Big Ten Power Rankings: February 2

  • 02/02/2015 11:35 am in

The Inside the Hall Big Ten Power Rankings are back for another week, and with it comes plenty of movement at the halfway point of conference action.

Here’s a look at where each team stands following the fifth week of play in 2015: 

14. Northwestern (10-11, 1-7, PPP: 1.01, PPP Allowed: 1.10) (Last week: 13) … It’s been more than a month since the Wildcats have won a game. Their lone game this past week was on Saturday at home against Purdue, and even then the largest lead they had the entire game was just three points. Midway through the second half, the Boilermakers had the win in the bag. Efficiency wise, the Wildcats rank in the bottom half in both offense and defense — but neither ranks last in the league. They simply haven’t been able to find ways to win. (Next up: Feb. 3 at Nebraska; Feb. 7 at Wisconsin)

13. Rutgers (10-13, 2-8, PPP: .91, PPP Allowed: 1.04) (Last week: 12) Just as a reminder, three weeks ago the Scarlet Knights beat Wisconsin in Piscataway. Because since then, they haven’t shown much. The Scarlet Knights now find themselves on a six-game losing streak after Saturday’s loss at Indiana — as even the Big Ten’s worst offense couldn’t get enough production against the league’s second-worst defense. Their remaining schedule isn’t easy, either — their remaining opponents are a combined 44-28 in league play thus far. (Next up: Feb. 3 at Illinois; Feb. 8 vs. Ohio State)

12. Penn State (14-8, 2-7, PPP: 1.01, PPP Allowed: 1.04) (Last week: 14) The Nittany Lions were competitive in both their games this past week — nearly even knocking off Illinois in Champaign on Saturday before the Fighting Illini squeaked out a win late. They did, however, hold off Minnesota on Wednesday for their second Big Ten win thus far this season — and in an even effort, as well. D.J. Newbill, their leading scorer that game, had just 12 points while six others had at least six points in the win. They might not be winning much, but the Nittany Lions are, at least, finding consistency in performances. (Next up: Feb. 4 at Maryland; Feb. 7 at Nebraska)

11. Nebraska (12-9, 4-5, PPP: .93, PPP Allowed: .99) (Last week: 9) It appeared the Cornhuskers might have turned a corner after they had won four of five heading into this past Tuesday’s game at Michigan. That might have been premature. Against the Wolverines in Ann Arbor, they had their worst offensive performance in a Big Ten game in nearly two years — coming up with just .77 points per possession. It got worse. At Minnesota on Saturday, the Cornhuskers turned in their worst offensive performance since Jan. 2, 2013 — coming up with just .70 PPP against the Golden Gophers while turning the ball over on a whopping 33.2 percent of their possessions. What was a season of high hopes for the Cornhuskers is now quickly slipping away. (Next up: Feb. 3 vs. Northwestern; Feb. 7 at Penn State)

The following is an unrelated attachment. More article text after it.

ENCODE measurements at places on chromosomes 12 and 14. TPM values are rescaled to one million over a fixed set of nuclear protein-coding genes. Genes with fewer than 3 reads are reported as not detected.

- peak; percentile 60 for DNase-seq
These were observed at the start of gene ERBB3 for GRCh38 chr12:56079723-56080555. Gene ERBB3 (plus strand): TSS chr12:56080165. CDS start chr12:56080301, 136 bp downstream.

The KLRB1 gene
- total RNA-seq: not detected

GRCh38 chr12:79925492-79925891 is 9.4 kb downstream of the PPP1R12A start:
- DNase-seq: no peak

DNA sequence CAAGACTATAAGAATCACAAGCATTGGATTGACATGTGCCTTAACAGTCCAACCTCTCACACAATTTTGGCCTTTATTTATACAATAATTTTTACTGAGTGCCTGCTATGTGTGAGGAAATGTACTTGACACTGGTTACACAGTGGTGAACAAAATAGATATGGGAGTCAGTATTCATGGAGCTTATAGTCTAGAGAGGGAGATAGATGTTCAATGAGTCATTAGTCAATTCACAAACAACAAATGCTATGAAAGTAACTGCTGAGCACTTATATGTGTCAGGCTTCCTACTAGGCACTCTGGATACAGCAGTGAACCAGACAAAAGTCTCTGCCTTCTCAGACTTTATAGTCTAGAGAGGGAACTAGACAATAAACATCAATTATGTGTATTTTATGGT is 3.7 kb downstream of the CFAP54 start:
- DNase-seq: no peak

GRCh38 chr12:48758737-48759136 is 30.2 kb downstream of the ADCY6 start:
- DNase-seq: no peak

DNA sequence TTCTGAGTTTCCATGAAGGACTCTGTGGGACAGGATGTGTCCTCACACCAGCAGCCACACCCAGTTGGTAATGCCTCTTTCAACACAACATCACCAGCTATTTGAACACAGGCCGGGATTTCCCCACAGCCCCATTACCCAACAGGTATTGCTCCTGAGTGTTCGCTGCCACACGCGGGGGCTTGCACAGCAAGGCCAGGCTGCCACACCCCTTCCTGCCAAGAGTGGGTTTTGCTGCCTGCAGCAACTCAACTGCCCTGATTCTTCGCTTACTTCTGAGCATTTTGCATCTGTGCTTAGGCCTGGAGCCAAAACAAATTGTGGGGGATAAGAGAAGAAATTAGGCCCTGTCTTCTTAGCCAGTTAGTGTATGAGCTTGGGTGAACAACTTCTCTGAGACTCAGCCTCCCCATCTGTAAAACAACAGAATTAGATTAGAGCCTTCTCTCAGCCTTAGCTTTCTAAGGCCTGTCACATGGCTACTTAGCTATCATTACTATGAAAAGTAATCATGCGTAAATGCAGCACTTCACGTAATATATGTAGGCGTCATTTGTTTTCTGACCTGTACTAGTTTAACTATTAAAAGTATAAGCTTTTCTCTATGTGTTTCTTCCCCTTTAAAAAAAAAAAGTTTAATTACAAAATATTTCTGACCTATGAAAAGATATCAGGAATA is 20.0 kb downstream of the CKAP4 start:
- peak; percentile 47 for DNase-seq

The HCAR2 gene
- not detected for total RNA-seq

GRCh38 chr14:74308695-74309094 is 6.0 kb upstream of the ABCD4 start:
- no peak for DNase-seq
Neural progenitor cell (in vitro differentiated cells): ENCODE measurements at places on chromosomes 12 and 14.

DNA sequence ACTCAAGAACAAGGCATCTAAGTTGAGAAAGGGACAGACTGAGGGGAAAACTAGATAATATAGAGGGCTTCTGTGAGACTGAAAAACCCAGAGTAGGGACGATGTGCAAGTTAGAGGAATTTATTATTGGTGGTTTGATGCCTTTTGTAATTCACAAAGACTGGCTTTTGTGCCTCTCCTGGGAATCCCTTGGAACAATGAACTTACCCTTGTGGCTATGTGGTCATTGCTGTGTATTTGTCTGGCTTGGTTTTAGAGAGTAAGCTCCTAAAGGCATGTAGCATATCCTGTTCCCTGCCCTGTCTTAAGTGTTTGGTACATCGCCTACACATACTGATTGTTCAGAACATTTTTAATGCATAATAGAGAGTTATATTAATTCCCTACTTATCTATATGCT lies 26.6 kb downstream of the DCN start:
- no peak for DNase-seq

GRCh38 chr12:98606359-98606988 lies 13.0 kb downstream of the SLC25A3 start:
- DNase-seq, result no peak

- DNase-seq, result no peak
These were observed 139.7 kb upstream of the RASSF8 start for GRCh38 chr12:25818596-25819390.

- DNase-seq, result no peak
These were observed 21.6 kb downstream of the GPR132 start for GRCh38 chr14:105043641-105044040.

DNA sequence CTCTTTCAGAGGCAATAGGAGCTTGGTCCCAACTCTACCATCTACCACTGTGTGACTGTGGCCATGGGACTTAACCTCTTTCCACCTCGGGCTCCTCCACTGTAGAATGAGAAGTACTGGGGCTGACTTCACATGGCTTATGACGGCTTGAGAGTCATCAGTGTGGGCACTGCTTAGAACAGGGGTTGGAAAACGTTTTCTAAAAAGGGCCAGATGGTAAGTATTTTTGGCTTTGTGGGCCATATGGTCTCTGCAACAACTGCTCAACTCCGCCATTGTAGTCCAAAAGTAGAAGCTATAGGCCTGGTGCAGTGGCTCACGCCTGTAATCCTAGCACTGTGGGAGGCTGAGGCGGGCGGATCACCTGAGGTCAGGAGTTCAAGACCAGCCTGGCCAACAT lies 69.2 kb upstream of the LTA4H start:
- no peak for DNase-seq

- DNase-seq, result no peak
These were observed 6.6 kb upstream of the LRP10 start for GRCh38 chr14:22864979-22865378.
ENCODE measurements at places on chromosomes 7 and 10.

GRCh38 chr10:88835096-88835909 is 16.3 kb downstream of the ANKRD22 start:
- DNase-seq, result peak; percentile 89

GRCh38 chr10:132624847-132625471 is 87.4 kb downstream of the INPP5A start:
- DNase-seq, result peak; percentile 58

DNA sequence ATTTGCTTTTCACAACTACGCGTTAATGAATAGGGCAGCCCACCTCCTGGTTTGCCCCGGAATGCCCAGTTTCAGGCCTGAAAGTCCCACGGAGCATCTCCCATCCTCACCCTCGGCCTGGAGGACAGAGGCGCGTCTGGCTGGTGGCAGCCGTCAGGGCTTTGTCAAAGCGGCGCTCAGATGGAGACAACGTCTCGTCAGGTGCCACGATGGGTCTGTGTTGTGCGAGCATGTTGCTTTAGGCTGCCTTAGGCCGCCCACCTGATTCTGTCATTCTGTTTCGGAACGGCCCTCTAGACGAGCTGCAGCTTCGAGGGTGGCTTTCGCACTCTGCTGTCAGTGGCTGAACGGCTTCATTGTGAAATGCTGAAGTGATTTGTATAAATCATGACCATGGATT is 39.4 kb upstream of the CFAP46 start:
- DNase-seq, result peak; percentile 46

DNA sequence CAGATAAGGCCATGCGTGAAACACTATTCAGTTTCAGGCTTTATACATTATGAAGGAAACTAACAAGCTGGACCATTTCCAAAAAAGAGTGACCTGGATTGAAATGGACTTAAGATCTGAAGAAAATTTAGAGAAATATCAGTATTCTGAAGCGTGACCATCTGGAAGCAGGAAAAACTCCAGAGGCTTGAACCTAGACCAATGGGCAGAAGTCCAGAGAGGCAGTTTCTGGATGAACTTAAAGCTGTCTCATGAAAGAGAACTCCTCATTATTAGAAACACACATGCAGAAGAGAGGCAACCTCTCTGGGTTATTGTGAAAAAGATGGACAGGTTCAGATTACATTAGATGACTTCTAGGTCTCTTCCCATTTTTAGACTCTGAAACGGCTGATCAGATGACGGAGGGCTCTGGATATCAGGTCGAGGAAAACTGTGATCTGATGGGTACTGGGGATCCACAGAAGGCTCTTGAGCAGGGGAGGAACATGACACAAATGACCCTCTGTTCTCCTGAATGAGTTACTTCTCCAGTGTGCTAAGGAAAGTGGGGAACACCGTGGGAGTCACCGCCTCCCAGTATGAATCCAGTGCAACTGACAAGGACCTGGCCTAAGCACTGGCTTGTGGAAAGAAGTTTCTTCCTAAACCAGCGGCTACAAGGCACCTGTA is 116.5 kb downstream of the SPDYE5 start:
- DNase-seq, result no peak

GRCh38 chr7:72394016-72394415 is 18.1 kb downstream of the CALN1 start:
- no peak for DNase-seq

10. Minnesota (14-9, 3-7, PPP: 1.01, PPP Allowed: 1.01) (Last week: 11) Speaking of consistency, that is one thing the Golden Gophers have yet to find much of this Big Ten season. Despite being one of only five Big Ten teams with a positive efficiency margin, they have alternated wins and losses since January 13 and still have yet to win on the road in league play. And after losing on the road to Penn State on Wednesday, they came back with an 18-point win against Nebraska in Minneapolis on Saturday. In fact, Saturday’s win was their best defensive performance against a Big Ten foe since its 69-42 win over Purdue on March 13, 2010. Unfortunately for the Gophers, though, not all games are played in “The Barn,” and not all opponents are the Cornhuskers. (Next up: Feb. 7 vs. Purdue)